LONDON (Reuters) - Britain has picked a site in central England to house a new automotive battery manufacturing development facility, in a move which ministers and companies hope will lead to large-scale local production.
Carmakers are racing to build greener vehicles and improve charge times in a bid to meet rising customer demand and air quality targets but Britain lacks sufficient manufacturing capacity, an area the government wants to build up.
The site in the West Midlands, being developed in partnership with Warwick University’s Manufacturing Group, will benefit from 80 million pounds of investment to develop the processes required to manufacture the latest battery technology.
Announcing the investment, business minister Greg Clark said the new centre will help Britain compete globally.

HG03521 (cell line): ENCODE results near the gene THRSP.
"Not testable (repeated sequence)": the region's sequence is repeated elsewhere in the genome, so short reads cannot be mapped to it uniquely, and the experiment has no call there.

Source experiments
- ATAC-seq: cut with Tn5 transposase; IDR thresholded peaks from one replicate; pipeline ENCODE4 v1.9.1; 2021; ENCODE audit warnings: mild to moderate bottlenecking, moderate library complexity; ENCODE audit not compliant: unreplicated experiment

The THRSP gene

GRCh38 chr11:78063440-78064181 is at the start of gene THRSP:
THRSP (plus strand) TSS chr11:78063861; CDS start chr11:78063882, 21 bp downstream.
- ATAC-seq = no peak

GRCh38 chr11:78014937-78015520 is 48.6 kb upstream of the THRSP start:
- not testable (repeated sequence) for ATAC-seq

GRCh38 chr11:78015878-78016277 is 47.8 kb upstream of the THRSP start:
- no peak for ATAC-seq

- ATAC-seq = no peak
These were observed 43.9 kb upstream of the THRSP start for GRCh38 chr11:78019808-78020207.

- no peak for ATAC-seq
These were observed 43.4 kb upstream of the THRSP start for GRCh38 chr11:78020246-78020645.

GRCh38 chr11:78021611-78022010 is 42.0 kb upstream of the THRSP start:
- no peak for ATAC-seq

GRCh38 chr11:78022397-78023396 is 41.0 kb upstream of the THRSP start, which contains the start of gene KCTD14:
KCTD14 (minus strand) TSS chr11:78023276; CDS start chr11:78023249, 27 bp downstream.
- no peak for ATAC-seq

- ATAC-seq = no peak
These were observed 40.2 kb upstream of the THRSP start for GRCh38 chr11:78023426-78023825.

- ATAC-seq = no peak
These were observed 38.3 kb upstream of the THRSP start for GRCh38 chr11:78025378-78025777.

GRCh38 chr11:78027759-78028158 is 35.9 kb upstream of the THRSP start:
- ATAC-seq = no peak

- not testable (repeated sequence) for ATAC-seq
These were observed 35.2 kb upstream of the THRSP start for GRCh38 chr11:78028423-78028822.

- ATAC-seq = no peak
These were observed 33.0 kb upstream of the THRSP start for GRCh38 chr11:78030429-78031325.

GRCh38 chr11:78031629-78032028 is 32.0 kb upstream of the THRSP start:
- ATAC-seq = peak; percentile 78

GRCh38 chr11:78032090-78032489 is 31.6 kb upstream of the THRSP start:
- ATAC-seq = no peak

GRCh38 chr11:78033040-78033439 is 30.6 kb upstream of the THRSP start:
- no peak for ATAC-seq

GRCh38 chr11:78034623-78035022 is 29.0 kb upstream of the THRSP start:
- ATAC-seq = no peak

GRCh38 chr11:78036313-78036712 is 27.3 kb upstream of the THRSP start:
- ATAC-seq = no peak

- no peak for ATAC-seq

“The new facility... will propel the UK forward in this thriving area, bringing experts from academia and industry together to deliver innovation and R&D that will further enhance the West Midlands’ international reputation as a cluster of automotive excellence,” he said.
The region’s mayor Andy Street said the investment could help in intensifying efforts to improve air quality.
“If we get this right, we will not only create jobs and establish this industry in our region, but we can also provide a solution for the world to help tackle issues such as congestion and air pollution,” he said.
Reporting by Costas Pitas; editing by Stephen Addison